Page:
Sunday March 19, 2023
By Evan Ramstad
Basim Sabri, developer and owner of Karmel Mall, ran into his cousin Safya Sabri at the shopping center in south Minneapolis last week. RICHARD TSONG-TAATARII | STAR TRIBUNE
Basim Sabri walks around Karmel Plaza, his mall in south Minneapolis where hundreds of Somali-Minnesotans run shops or restaurants.
“It’s not just the money. This is their life,” Sabri said. “Some of them make a killing. Some don’t really care. They don’t want to be rich. They just come here because they want to meet and talk.”
Sabri, in his early 60s, has long been one of the most colorful business figures in the Twin Cities — funny and pugnacious, visionary and meticulous. I had to meet him.
He has created wealth, not just for himself but for hundreds of people at that turning point when they are new to America, when they are simultaneously vulnerable and vibrant with possibility.
Luul Ali helps a customer at the Matanaha store at the Karmel Mall in Minneapolis. Construction of an eight-story addition to the mall is nearing completion.RICHARD TSONG-TAATARII | STAR TRIBUNE
“I’m bad at names, but I know people,” Sabri said, drawing out the “know.”
He actually does know names, said Bashir Garad, the head of the Karmel Plaza Business Association.
“I’ve never seen anybody who has his memory,” Garad said. “He remembers word by word what a tenant says, what he said to them, and every transaction. It’s an especially unique talent, right?”
The complex houses one of the largest mosques in the Twin Cities, which various imams reserve to lead prayers. It also houses a large prayer room for women that Sabri believes is the only one in the state.
Samia Barsug, far right, is the owner of the Matanaha store, which sells womens’ apparel and fabrics. RICHARD TSONG-TAATARII | STAR TRIBUNE
The Karmel complex is all about to get much bigger. Construction will finish later this year on an eight-story building — which extends the mall on the first three floors, with five stories of apartments above.
Two officers at his longtime financial partner, St. Louis Park-based Bridgewater Bank, took a long pause when I asked if any other developers in the Twin Cities had built a business like his.
“We’ve seen individuals that have bought single-family homes they used as rentals, then catapulted from that to do apartment buildings,” said Jon Tollefson, who leads commercial lending at Bridgewater. “But not people who have taken his path.”
The top floor of the current Karmel Mall has a light-filled seating area for shoppers to hang out and eat. The ceiling is also painted the colors of the Somali flag.RICHARD TSONG-TAATARII | STAR TRIBUNE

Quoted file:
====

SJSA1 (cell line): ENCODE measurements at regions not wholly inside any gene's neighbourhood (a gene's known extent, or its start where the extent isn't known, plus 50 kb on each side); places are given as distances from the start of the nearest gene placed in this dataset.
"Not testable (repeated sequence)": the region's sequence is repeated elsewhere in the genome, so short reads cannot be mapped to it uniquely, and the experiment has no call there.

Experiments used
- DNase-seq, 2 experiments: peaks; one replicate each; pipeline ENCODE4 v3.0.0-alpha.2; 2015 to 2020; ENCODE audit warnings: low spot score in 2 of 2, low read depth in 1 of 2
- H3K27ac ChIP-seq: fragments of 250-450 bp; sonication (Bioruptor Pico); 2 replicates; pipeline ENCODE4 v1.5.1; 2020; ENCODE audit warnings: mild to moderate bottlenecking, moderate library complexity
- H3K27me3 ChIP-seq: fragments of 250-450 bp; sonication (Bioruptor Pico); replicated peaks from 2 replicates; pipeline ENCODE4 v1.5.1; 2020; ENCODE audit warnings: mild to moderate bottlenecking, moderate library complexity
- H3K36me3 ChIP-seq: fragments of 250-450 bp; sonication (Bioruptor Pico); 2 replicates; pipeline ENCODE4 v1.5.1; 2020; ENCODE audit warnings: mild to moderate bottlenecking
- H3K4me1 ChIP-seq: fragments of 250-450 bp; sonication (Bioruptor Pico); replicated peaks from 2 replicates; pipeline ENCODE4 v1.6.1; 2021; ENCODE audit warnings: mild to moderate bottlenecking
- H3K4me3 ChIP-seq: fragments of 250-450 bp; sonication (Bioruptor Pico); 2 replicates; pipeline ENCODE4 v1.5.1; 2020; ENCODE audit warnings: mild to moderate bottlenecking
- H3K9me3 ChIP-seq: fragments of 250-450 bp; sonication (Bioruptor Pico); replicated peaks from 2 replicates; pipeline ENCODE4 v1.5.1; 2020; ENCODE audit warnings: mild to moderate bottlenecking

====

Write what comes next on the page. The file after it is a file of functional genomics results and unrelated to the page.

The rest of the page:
“That’s something we don’t usually see, where someone will have retail, residential and office that is fully leased up before it opens for business,” Jeff Shellberg, co-founder and chief credit officer at Bridgewater.
Sabri got into development by rehabbing a small Minneapolis apartment building he was living in about 30 years ago. He quickly moved into commercial properties and became a visionary, combative presence on Lake Street.
Even so, as we walked around the new building on a recent snowy day, the fight came out in Sabri. The city’s roadwork and metering on Pillsbury Avenue means that coffee shops in the new building won’t have much room for outdoor seating. “I want tables with umbrellas along here,” Sabri said.
He has acted as general contractor on most of his projects. He went to Turkey to buy chandeliers for the new building. While there, he saw some window ornaments he liked, took pictures and had them replicated locally.
“I’m very good at trying to figure things, you know? Like ‘What does it take for that to happen?'” he said.
Workers move equipment on the first floor of the expansion of Karmel Mall in south Minneapolis.
When Sabri bought the original building in 1998, it had been a machine shed for a small manufacturer. It had no carpet, no windows and a hole in the roof. One day, he says, he was inside “sitting on a bucket smoking a cigar” and wondering what to do with it.
“Out of the blue, two guys walk in and they say, ‘Hi, we want to build a coffee shop,'” he recalled. “One of them had this very bright face, just full of life, 24, 25 years old.”
They told him they were from Somalia. “He goes ‘My brother, there’s a lot of Somalis going to be coming and many of us are going to need stores and shops,'” Sabri said. “I was determined right there to help them open a shop. I made the blueprint on the floor. It was simple then.”
Mohamud Isse was just out of college when he took over a small personal computer repair business and became one of the first tenants at Karmel. Today, he and his wife run a tax service, a clothing shop and a restaurant in the mall. He’s thinking about whether to open another business, perhaps a small grocery, in the new Karmel building.
“The day he put the plan up, everybody signed up for space,” Isse said.
The first expansion at Karmel, completed by Sabri’s wife and his sister in 2006 when he was in prison, added a 100,000-square-foot building along the Midtown Greenway. That building later got a four-story parking garage.
Basim Sabri, outside the eight-story building that will double the retail footprint of Karmel Mall and include five stories of apartments.RICHARD TSONG-TAATARII | STAR TRIBUNE
Nearby, he’s building a 40,000-square-foot grocery store, with an events center and a new office for his real estate firm on top.
“The success of his client base just begets more success for him,” Shellberg said.
A short walk north of the Karmel block, Sabri bought land for his next project, a 10-story residential building. And in a sign of growing wealth he sees among Somali-Minnesotans, the new building will be condos rather than apartments.